Mit einem filmreifen Finale im Sinn des Wortes siegt Casall ASK unter Rolf-Göran Bengtsson im Großen Preis der Longines Global Championstour in Hamburg.
Der 18-jährige Holsteiner Hengst Casall galoppiert mit frischen drei Nullrunden der Pensionierung entgegen. Mehr als drei Sekunden Vorsprung in seinem definitiv letzten Springen setzen einen fulminanten Schlusspunkt hinter die Karriere dieses Ausnahmehengstes, der eine riesige Lücke hinterlassen wird bei mit seinem schwedischen Reiter Rolf-Göran Bengtsson. Casall gehört zu den Spitzenverdienern im Pferdesport. Er hat zahlreiche Kinder, die er regelmäßig besiegt. Und er zeichnet sich durch eine gewisse Frische aus – körperlich wie auch im Geiste.
Evi Simeoni hat wieder einmal einen besonders feinen Beitrag für die FAZ verfasst, lesen Sie den Artikel zu Casalls Abschied am besten hier.
Und zur offiziellen Presseaussendung geht es hier:
Hollywood Ending as Casall Bows Out With Dream LGCT Grand Prix Win
In a moment of pure sporting magic, the legendary stallion Casall ASK retired with a phenomenal Grand Prix win at the Longines Global Champions Tour in Hamburg.
The curtain came down on the final chapter in Casall ASK’s incredible career in the most extraordinary way, as the 18-year-old bay stallion exited the stage with a true Hollywood-style ending. Tens of thousands of emotional fans watched Casall ASK win the Longines Global Champions Tour Grand Prix in his home city of Hamburg before celebrating the horse’s retirement from professional show jumping.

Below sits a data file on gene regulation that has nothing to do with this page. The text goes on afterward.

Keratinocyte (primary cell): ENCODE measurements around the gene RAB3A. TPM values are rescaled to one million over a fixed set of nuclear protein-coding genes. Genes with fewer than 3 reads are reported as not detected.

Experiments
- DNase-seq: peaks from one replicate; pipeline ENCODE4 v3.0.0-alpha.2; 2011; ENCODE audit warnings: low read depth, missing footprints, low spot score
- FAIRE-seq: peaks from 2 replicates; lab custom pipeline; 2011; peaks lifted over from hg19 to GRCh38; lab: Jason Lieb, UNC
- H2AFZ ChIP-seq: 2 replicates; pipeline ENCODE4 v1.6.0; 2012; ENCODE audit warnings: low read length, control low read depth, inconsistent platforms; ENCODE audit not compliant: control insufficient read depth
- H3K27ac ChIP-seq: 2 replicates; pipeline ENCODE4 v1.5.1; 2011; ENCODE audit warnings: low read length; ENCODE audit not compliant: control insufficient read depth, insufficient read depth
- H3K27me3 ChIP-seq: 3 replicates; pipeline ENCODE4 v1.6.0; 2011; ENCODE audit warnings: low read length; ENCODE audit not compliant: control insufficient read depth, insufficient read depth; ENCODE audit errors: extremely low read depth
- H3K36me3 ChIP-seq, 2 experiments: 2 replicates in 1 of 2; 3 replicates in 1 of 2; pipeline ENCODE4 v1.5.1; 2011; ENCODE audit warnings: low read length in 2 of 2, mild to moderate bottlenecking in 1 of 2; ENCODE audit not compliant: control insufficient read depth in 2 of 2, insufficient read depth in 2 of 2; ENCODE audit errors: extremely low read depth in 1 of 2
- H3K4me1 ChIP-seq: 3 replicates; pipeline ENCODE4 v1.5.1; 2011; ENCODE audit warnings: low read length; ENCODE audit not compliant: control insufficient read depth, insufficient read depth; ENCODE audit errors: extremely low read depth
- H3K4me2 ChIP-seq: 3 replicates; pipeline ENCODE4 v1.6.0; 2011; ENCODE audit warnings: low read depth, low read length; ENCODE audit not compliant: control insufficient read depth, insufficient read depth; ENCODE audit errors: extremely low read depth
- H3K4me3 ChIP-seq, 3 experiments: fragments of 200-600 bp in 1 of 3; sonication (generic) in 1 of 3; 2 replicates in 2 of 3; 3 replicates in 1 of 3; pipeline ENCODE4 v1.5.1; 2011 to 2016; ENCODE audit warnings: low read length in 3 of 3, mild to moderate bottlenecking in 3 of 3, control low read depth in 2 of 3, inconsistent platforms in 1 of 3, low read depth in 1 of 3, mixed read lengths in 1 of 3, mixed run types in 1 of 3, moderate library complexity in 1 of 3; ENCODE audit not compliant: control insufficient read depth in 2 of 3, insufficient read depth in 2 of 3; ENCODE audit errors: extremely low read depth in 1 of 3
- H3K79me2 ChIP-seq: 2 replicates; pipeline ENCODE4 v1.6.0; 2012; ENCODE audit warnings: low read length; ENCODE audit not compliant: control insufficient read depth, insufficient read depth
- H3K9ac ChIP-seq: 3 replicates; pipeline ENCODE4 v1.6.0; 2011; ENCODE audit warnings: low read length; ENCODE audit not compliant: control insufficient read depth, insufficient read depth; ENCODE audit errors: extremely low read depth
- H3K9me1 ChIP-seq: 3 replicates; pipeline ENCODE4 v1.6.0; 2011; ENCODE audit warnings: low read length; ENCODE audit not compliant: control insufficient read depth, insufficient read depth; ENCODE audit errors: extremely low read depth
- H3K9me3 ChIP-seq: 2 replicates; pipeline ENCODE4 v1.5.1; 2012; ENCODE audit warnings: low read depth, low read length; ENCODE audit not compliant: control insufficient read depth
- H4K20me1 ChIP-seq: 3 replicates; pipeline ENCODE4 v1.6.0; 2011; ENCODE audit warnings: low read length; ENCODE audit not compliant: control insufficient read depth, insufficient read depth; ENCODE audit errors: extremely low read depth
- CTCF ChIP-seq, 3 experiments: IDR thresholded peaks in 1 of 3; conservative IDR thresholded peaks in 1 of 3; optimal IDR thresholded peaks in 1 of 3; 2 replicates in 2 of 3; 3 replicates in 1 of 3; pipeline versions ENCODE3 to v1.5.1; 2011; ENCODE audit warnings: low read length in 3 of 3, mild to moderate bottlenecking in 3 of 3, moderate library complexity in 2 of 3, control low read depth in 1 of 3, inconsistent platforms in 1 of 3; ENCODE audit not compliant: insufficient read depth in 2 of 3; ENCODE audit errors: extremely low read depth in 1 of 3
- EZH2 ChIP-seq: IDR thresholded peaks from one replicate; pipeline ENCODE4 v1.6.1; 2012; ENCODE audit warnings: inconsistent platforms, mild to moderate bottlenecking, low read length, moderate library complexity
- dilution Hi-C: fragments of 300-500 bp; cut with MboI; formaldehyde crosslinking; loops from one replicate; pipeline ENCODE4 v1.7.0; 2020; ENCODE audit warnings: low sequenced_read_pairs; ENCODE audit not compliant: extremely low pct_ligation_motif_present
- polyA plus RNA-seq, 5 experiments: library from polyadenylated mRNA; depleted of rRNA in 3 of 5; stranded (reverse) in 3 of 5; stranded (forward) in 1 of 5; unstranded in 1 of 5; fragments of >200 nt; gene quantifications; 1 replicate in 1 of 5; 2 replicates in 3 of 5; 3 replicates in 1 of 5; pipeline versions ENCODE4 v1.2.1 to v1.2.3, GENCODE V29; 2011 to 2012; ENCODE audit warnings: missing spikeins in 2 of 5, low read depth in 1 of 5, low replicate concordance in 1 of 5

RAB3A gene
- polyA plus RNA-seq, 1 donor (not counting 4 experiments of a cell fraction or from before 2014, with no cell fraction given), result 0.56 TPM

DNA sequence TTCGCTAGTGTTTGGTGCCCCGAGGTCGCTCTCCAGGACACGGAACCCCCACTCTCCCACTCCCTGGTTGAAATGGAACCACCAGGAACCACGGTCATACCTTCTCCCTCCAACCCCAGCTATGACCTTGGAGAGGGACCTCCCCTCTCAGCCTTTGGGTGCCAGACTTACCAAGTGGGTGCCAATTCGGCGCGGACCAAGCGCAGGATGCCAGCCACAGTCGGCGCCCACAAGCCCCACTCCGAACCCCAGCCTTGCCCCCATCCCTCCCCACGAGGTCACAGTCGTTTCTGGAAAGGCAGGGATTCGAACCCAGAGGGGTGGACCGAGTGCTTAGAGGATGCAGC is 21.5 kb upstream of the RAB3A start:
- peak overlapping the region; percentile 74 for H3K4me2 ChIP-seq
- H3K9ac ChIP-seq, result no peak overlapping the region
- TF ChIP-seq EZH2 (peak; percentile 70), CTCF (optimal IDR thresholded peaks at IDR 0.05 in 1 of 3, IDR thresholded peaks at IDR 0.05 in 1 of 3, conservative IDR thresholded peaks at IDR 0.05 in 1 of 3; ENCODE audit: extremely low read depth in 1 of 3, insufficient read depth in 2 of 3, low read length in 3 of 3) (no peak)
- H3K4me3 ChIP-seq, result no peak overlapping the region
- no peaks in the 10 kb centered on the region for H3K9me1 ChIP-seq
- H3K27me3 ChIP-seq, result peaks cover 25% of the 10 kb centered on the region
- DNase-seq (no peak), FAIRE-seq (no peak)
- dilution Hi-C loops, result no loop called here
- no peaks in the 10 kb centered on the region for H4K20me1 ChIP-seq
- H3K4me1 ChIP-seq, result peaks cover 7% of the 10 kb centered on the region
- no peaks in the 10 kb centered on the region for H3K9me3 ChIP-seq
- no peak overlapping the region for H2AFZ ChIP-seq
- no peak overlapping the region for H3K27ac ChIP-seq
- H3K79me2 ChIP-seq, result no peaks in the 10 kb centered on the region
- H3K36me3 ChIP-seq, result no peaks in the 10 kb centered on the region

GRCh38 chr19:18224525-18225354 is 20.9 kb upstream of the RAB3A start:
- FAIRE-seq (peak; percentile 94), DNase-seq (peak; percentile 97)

From last draw in a five-strong jump-off, the reigning LGCT Champion raced home to a crescendo of cheers to top the podium by a convincing 2.5s in the 18-year-old’s stallion final appearance before being retired. He said: “I would carry on if I could, but it can’t end any better — Casall really deserves it,” said the hugely popular and highly respected rider, who was claiming his 10th LGCT GP.
Spectators waved white hanker-chiefs embossed with Casall’s image as the superstar of show jumping entered the vast Hamburg arena to the heart-thumping hit “Jump” by Van Halen. The huge crowd were on their feet without exception in respect for the extraordinary equine athlete and there were plenty of tears later during the poignant farewell tribute. It was a celebration of a unique horse that had matured into a rare vintage and became beloved throughout the equestrian world.